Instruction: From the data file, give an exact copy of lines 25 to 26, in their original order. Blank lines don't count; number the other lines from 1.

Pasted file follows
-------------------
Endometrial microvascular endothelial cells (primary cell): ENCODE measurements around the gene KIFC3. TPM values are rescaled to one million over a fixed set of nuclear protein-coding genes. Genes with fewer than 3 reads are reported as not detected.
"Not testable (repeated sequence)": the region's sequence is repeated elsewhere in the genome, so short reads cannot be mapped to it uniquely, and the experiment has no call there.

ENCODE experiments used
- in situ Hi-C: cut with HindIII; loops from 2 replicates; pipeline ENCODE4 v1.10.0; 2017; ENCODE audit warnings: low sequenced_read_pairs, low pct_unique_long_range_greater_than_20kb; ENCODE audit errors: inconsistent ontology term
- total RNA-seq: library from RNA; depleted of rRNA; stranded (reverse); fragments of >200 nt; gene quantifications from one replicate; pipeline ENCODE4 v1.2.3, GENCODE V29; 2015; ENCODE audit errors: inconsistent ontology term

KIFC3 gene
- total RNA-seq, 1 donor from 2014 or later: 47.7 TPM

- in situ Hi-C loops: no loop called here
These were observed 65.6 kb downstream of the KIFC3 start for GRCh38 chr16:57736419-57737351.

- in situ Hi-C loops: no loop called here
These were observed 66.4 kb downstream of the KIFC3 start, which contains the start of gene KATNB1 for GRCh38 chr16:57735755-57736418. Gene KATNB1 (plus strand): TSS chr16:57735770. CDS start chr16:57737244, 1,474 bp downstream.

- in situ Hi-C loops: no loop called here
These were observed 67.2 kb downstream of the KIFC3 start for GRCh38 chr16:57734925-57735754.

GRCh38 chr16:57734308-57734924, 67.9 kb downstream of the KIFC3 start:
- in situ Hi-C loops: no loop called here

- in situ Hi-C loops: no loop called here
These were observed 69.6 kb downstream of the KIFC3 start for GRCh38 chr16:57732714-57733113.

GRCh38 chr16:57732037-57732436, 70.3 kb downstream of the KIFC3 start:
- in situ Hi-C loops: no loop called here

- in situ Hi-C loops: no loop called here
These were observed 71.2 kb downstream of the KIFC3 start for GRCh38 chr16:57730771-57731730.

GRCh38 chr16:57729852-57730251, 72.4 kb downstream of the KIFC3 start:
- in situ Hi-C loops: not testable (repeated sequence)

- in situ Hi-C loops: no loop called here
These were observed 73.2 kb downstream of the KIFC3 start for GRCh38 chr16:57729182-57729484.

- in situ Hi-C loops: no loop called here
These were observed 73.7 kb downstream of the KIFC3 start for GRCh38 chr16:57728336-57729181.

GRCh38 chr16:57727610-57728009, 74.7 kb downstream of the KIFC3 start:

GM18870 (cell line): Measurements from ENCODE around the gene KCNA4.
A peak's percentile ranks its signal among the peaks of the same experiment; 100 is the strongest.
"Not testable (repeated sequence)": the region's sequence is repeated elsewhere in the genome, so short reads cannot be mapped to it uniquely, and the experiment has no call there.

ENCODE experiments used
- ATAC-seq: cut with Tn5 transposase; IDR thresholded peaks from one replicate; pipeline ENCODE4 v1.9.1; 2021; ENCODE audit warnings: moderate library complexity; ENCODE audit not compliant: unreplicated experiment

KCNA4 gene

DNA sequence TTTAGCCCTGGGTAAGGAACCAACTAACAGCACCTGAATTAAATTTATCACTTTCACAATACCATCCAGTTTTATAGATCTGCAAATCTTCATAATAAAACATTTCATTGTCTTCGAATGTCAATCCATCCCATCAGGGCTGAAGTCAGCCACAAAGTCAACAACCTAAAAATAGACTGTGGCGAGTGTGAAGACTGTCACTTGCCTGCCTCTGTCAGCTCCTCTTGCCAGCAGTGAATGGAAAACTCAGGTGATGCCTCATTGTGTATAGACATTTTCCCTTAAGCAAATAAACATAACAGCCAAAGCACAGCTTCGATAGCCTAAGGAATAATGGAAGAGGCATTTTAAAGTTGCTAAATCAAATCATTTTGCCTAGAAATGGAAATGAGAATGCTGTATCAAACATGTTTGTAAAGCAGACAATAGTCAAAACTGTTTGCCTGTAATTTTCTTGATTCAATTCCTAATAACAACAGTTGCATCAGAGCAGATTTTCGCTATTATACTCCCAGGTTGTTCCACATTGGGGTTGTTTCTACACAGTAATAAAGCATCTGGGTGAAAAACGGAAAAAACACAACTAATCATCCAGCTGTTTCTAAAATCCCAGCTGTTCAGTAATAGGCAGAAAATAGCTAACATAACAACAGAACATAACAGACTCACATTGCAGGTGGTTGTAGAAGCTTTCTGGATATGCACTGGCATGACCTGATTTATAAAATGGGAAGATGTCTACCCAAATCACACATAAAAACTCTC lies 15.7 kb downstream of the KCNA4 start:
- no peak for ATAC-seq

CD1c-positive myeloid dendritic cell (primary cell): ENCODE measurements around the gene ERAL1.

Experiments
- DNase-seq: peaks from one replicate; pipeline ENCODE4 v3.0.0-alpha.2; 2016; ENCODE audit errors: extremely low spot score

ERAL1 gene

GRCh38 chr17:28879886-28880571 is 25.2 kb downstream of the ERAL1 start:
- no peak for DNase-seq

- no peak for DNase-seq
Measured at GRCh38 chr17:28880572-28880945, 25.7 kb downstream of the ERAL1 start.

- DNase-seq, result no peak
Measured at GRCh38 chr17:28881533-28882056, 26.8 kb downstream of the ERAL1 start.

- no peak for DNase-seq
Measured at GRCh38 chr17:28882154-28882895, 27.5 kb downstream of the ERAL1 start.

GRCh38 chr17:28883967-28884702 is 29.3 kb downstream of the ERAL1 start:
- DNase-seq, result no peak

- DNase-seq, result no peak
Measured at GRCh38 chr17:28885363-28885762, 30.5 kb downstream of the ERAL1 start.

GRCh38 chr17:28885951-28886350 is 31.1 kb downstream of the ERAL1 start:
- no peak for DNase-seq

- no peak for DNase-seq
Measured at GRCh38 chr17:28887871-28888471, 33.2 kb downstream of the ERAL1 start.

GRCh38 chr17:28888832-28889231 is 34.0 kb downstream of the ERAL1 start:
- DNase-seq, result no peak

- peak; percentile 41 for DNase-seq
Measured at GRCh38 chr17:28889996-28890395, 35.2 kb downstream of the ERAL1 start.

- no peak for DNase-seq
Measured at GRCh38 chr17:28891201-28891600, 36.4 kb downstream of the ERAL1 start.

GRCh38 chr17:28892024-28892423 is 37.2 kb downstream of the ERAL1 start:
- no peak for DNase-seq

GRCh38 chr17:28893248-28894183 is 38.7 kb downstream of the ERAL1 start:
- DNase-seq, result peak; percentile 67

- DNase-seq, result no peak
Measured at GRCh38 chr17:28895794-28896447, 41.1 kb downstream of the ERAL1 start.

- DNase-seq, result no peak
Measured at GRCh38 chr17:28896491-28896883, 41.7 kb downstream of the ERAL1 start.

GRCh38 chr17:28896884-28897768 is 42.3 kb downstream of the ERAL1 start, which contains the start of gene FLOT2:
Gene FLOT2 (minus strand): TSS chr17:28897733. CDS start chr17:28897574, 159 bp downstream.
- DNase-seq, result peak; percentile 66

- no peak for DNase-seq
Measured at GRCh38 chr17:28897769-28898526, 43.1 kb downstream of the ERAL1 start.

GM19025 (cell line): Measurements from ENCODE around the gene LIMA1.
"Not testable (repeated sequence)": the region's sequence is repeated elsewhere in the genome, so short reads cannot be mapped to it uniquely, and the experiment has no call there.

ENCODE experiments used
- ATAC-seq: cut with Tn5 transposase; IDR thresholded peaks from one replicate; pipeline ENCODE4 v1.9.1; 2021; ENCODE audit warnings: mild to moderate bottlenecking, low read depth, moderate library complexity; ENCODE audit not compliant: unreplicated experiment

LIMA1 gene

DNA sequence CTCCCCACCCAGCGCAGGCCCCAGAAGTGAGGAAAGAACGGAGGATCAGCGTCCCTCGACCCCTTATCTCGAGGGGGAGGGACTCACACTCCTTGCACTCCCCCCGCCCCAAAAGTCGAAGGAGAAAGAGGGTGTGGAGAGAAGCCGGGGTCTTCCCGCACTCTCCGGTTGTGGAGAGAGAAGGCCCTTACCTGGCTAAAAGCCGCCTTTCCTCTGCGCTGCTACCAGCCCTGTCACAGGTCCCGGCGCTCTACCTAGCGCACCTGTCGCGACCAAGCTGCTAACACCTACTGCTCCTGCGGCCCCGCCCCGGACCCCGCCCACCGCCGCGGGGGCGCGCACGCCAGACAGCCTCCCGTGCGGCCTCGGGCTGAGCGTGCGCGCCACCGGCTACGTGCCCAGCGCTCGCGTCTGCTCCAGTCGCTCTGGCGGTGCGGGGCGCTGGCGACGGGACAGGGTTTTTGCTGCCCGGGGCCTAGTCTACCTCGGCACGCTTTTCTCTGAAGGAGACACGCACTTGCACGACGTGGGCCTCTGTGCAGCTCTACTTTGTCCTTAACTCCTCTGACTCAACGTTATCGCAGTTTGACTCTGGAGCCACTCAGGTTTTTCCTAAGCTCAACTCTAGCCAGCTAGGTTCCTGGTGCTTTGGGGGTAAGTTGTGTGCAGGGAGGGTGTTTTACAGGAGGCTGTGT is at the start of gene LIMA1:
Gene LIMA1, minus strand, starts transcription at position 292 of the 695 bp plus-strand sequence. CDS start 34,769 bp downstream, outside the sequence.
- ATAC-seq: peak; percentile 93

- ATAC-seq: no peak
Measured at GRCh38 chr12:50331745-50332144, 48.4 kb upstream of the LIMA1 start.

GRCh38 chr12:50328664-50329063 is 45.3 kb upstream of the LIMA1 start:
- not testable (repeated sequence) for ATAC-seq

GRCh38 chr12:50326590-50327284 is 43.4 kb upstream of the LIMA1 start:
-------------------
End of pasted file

These were observed 73.2 kb downstream of the KIFC3 start for GRCh38 chr16:57729182-57729484.

- in situ Hi-C loops: no loop called here